Malaysian police investigating killing of Kim Jong Un's half-brother arrest second woman
A second woman has been arrested in connection with the killing of North Korea leader Kim Jong Un's half brother at a busy airport.
Malaysia police chief Khalid Abu Bakar told the national Bernama news agency of the second arrest over the death of Kim Jong Nam.
He was apparently assassinated at Kuala Lumpur International Airport, where a woman carrying Vietnamese travel documents had earlier been arrested.
Kim Jong Nam died on Monday after suddenly falling ill at the airport.
According to a Malaysian government official, he told medical workers before he died that he had been attacked with a chemical spray.
Investigators are trying to shed light on a death that sparked speculation over whether North Korea sent a hit squad to kill a man known for his drinking, gambling and complicated family life.
Medical workers completed a post-mortem late on Wednesday, but it was not immediately clear if or when Malaysia would release the findings publicly.
North Korea had objected to the post-mortem, and asked for Kim Jong Nam's body to be returned.
Malaysia went ahead with the procedure anyway as the North did not submit a formal protest, said Abdul Samah Mat, a senior Malaysian police official.
The first suspected arrested was carrying travel documents bearing the name Doan Thi Huong.
She was identified using earlier surveillance video from the airport, police said.
Still photos of the video, confirmed as authentic by police, showed a woman in a skirt and long-sleeved white T-shirt with "LOL" emblazoned across the front.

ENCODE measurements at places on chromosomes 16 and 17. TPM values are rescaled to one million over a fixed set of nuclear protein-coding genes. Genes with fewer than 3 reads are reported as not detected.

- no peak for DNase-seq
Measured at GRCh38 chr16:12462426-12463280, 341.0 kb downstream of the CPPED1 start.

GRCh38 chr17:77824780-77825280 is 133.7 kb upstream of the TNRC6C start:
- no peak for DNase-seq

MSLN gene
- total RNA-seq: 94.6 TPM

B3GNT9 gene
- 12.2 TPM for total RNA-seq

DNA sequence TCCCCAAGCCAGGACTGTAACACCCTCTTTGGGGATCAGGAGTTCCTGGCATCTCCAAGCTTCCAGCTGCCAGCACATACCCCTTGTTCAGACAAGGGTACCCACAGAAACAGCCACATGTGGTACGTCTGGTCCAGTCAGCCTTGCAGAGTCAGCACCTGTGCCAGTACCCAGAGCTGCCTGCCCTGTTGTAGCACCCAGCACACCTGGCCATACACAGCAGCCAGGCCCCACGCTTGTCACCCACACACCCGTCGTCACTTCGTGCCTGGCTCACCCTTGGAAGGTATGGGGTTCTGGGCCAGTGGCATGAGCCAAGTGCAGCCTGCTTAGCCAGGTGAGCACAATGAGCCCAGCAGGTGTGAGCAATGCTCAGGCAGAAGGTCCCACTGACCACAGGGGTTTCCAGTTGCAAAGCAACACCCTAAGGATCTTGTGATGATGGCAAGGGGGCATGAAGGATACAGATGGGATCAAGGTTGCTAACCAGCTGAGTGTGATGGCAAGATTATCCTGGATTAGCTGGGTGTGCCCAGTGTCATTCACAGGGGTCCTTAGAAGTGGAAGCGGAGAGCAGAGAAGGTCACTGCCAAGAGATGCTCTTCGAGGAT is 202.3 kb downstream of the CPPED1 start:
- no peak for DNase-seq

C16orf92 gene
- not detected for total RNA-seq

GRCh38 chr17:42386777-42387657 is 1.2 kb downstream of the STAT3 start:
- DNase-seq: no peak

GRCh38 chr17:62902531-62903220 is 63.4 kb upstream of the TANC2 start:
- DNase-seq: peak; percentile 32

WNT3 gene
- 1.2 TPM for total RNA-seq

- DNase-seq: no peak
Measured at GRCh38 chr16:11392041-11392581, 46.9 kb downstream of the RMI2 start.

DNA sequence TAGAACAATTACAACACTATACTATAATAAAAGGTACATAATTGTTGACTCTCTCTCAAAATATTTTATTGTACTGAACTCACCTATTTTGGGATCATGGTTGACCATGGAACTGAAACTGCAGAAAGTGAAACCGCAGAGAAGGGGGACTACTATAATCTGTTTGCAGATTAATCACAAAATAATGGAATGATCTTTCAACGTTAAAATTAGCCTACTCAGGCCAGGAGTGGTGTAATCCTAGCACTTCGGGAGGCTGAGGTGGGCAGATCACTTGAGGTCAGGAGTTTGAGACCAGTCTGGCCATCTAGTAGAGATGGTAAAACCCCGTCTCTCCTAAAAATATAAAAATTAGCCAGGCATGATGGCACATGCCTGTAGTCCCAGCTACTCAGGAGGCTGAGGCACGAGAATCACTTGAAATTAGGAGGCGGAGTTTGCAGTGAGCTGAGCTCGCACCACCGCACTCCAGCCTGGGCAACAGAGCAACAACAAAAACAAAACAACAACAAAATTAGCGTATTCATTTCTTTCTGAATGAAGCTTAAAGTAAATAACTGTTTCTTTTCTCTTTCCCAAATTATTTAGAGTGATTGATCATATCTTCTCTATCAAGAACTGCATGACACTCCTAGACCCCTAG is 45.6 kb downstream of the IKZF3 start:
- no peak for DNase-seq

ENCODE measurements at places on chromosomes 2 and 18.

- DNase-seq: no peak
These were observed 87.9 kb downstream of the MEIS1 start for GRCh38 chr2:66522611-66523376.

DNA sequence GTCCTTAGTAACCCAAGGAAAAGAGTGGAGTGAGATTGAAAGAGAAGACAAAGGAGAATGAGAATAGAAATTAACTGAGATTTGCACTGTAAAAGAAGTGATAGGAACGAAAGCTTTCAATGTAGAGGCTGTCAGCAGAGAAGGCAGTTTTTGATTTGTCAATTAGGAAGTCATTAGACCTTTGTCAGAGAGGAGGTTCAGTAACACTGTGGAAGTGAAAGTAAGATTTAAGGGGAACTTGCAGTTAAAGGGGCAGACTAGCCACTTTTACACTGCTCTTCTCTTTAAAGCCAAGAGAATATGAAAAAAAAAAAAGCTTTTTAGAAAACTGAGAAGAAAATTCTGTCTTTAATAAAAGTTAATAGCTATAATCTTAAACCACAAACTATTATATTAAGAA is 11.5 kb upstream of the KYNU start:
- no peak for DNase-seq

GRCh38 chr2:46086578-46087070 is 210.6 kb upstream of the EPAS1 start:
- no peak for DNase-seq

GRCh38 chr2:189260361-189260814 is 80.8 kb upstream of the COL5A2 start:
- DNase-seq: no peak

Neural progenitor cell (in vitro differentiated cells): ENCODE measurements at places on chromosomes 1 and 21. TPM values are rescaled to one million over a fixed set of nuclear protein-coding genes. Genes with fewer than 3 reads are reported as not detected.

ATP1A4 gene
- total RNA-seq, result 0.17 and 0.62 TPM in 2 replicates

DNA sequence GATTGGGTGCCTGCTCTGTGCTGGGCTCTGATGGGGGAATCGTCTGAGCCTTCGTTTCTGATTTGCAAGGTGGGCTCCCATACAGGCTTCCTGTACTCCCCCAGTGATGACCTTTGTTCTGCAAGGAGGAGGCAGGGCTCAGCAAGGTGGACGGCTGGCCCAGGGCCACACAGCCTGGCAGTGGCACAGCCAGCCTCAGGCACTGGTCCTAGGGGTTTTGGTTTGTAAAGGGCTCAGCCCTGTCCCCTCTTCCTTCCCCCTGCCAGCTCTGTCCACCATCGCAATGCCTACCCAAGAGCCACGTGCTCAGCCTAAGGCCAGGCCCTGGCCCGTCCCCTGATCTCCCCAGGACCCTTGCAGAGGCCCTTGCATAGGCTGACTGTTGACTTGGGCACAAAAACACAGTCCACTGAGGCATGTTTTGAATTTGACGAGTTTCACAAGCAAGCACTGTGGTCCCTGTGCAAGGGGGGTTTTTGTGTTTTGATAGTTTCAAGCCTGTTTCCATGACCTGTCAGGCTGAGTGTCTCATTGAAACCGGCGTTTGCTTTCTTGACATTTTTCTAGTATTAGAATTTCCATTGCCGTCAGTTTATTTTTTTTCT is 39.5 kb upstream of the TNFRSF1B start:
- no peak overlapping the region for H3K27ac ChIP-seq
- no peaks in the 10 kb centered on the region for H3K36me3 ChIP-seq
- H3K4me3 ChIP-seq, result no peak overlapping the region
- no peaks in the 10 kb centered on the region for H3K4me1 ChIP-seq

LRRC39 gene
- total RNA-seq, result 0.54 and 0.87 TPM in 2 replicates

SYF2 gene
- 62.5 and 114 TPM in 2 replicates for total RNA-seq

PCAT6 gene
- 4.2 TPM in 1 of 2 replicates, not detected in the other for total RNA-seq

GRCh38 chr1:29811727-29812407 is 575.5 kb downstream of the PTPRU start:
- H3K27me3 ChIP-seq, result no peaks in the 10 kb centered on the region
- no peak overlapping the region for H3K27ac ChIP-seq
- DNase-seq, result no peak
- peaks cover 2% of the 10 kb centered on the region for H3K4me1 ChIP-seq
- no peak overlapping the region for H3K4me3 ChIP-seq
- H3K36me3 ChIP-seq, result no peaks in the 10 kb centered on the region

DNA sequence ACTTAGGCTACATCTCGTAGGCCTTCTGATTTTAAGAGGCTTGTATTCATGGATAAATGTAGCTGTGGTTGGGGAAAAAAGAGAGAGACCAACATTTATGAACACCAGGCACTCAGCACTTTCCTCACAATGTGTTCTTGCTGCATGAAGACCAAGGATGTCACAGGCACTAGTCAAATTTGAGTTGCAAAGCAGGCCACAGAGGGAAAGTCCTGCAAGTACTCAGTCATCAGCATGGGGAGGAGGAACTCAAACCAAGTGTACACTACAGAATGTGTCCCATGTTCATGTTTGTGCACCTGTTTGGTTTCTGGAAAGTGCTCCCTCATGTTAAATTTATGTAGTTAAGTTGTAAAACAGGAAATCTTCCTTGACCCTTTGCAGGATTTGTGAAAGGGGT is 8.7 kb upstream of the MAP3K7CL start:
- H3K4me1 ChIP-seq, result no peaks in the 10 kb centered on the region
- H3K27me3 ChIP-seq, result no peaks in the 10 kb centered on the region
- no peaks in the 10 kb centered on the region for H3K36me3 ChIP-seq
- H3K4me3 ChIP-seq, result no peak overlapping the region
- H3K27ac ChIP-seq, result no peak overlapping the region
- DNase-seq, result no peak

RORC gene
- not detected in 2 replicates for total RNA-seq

Kim Jong Nam, who was 45 or 46, was estranged from his younger brother and had been living abroad for years.
He reportedly fell out of favour when he was caught trying to enter Japan on a false passport in 2001, saying he wanted to visit Tokyo Disneyland.
According to two senior Malaysian government officials, the elder Kim died en route to a hospital on Monday after suddenly falling ill at the airport's budget terminal.
Multiple South Korean media reports, citing unidentified sources, said two women believed to be North Korean agents killed him with some kind of poison before fleeing in a taxi.
Since taking power in late 2011, Kim Jong Un has executed or purged a number of high-level government officials in what the South Korean government has described as a "reign of terror".
South Korea's spy agency, the National Intelligence Service, said on Wednesday that North Korea had been trying for five years to kill Kim Jong Nam.
The NIS said Kim Jong Nam sent a letter to Kim Jong Un in April 2012, after an assassination attempt, begging for the lives of himself and his family.
The letter said: "I hope you cancel the order for the punishment of me and my family. We have nowhere to go, nowhere to hide, and we know that the only way to escape is committing suicide."
Although Kim Jong Nam had been originally tipped by some outsiders as a possible successor to his late dictator father, Kim Jong Il, others thought that was unlikely because he lived outside the country, including recently in Macau.